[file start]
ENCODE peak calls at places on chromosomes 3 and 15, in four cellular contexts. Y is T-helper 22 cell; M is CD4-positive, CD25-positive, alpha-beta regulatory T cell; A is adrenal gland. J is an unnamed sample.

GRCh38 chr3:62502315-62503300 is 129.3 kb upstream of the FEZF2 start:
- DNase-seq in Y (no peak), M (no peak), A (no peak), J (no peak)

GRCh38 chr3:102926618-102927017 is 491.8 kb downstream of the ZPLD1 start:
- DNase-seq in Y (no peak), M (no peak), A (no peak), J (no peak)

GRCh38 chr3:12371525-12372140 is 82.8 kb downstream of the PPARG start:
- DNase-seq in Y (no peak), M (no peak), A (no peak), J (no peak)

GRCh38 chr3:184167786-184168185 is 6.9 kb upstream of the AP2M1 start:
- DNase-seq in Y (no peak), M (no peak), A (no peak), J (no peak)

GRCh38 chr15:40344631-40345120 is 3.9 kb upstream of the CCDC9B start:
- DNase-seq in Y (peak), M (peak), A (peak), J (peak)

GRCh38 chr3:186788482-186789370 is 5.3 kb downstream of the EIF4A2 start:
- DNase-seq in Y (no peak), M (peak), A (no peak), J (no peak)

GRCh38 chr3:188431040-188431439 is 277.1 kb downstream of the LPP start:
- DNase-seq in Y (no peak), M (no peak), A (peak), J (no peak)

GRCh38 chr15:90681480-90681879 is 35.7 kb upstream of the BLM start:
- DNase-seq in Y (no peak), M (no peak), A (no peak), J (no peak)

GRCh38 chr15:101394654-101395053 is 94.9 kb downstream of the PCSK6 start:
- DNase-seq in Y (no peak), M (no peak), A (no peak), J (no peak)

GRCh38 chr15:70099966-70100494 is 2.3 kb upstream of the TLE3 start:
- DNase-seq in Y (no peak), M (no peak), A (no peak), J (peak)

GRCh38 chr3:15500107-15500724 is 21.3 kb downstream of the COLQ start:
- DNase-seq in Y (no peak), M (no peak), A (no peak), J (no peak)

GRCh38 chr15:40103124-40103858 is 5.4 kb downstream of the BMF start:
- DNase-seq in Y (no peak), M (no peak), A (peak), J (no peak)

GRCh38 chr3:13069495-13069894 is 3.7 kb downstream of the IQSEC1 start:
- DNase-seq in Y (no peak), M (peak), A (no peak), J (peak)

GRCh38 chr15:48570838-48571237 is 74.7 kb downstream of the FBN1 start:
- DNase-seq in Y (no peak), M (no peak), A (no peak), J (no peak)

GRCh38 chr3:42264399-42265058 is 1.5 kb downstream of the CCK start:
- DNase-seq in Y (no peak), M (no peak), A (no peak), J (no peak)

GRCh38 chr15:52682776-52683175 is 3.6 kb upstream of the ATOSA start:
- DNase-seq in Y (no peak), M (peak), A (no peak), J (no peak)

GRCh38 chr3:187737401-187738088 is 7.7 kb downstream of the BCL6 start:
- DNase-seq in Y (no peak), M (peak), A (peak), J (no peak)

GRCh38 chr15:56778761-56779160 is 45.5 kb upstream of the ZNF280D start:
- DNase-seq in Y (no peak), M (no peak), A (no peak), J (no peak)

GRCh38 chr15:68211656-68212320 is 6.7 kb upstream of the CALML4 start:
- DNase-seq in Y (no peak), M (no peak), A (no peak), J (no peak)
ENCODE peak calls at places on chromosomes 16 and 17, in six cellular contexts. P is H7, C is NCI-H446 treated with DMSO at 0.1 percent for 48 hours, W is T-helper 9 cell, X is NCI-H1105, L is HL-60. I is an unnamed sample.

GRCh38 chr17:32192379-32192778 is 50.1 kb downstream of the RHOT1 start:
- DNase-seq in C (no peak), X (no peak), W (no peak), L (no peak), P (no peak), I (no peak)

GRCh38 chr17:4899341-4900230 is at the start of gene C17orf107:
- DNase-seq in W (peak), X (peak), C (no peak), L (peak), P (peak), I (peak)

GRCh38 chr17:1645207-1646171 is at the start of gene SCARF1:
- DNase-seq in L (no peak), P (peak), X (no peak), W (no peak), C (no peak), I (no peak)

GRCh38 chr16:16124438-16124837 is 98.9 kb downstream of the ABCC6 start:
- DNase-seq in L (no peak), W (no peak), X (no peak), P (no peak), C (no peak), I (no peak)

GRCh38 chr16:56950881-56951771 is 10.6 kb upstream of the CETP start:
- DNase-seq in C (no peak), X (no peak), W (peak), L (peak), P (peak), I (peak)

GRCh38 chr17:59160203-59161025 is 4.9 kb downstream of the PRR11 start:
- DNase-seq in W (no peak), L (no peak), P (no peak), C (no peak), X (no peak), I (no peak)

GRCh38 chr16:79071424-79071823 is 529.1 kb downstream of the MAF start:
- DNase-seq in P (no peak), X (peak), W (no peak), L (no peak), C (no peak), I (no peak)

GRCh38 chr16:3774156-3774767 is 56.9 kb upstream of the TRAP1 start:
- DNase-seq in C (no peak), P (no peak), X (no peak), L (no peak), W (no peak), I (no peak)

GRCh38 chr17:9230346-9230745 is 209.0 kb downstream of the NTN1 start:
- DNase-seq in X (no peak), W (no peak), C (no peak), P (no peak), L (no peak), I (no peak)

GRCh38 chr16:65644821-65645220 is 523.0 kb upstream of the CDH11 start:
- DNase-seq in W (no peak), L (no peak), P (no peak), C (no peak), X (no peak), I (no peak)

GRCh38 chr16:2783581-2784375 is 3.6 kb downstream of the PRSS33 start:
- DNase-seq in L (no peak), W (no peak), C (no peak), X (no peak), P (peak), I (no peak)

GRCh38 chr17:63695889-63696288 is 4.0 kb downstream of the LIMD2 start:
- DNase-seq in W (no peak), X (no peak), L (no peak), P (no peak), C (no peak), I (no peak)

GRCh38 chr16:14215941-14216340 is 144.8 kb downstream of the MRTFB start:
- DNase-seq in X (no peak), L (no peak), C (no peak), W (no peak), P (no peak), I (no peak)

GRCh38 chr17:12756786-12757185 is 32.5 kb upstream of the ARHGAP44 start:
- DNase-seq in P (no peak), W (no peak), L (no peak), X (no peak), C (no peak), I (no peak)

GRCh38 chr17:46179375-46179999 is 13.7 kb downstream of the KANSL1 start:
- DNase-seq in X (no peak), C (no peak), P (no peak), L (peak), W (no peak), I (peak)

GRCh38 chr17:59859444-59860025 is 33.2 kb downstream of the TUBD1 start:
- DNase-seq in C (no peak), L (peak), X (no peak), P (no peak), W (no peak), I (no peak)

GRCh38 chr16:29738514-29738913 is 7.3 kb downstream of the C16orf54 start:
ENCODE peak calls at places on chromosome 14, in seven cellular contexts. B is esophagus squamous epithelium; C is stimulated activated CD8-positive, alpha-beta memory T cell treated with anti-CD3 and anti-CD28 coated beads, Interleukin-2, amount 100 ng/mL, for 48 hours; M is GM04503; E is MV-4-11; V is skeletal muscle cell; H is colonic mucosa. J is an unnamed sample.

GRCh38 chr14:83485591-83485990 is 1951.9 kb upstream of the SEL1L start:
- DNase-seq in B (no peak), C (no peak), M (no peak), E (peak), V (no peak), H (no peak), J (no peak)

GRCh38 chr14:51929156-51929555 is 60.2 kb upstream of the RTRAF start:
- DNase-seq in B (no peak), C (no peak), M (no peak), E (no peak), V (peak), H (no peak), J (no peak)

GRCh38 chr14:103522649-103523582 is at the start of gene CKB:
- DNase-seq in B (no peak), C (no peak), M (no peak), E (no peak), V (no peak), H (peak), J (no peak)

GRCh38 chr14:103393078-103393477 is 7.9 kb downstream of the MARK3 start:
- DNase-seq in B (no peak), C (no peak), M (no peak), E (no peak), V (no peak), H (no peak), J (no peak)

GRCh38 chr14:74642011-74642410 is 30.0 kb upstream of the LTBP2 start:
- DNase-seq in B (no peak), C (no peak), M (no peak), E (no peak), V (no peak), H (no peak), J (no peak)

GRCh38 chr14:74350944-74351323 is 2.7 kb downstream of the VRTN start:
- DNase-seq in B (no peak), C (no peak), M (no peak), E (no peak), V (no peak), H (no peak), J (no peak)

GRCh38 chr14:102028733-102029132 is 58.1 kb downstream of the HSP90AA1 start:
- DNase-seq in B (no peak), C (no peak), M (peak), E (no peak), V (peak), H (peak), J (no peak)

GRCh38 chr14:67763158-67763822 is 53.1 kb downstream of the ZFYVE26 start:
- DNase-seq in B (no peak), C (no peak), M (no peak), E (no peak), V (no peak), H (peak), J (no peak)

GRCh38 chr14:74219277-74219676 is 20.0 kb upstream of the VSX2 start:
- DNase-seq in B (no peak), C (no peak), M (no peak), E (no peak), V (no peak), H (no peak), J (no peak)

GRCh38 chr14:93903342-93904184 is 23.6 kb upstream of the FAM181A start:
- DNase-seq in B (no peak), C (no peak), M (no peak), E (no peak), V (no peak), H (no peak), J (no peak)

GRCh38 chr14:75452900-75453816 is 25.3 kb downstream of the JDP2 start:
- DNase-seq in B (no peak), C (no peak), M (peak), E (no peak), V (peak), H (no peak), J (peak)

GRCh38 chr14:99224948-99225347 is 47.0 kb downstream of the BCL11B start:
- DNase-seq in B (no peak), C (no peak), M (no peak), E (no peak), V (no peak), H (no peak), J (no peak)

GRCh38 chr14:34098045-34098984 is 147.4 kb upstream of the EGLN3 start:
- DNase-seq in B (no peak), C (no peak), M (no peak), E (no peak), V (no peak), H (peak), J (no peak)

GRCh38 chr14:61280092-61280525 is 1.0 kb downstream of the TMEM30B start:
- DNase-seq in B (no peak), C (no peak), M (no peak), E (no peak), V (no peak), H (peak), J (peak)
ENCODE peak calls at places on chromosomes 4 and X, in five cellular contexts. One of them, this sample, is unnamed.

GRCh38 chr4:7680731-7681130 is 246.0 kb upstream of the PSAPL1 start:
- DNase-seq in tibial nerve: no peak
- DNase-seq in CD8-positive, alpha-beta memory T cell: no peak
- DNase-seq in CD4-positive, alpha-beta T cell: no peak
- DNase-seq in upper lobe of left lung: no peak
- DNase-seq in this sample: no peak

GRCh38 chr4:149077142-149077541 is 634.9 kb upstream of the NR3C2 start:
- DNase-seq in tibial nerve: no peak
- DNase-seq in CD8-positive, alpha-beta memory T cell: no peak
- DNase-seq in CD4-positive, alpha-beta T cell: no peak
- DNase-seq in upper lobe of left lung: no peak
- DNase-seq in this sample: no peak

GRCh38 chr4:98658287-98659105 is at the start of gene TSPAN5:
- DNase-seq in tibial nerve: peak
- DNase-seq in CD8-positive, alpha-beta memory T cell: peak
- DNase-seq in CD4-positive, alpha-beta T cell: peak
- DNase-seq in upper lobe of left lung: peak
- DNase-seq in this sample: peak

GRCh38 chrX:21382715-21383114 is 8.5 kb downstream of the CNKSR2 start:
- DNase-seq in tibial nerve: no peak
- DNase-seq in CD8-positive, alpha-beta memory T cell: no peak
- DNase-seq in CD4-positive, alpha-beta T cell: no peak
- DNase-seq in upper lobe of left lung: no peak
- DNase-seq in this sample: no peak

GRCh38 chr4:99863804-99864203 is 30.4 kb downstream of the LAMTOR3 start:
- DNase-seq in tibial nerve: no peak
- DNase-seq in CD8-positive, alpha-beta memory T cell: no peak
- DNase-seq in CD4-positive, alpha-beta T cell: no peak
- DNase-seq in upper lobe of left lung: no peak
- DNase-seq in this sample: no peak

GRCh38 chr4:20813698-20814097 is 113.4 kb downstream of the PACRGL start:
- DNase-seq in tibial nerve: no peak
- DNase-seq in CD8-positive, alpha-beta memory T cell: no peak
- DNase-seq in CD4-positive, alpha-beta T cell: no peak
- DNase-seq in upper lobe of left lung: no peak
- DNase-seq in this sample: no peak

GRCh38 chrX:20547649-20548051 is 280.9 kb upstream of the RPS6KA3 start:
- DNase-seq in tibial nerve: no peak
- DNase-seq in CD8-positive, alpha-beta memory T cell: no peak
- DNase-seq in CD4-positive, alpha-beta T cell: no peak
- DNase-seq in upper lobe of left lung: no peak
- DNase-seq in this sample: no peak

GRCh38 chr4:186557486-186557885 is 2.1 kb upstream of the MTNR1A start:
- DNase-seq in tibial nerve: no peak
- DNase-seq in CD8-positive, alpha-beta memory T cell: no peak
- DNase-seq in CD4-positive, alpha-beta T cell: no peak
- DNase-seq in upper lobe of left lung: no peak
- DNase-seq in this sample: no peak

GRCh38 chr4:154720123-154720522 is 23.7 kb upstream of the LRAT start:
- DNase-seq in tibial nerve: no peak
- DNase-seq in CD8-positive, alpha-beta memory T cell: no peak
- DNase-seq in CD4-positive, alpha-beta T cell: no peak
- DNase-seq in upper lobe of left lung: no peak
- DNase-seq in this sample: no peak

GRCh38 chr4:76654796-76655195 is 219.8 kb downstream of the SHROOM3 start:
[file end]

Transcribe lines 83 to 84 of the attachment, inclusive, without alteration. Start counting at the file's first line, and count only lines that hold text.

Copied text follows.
GRCh38 chr14:74642011-74642410 is 30.0 kb upstream of the LTBP2 start:
- DNase-seq in B (no peak), C (no peak), M (no peak), E (no peak), V (no peak), H (no peak), J (no peak)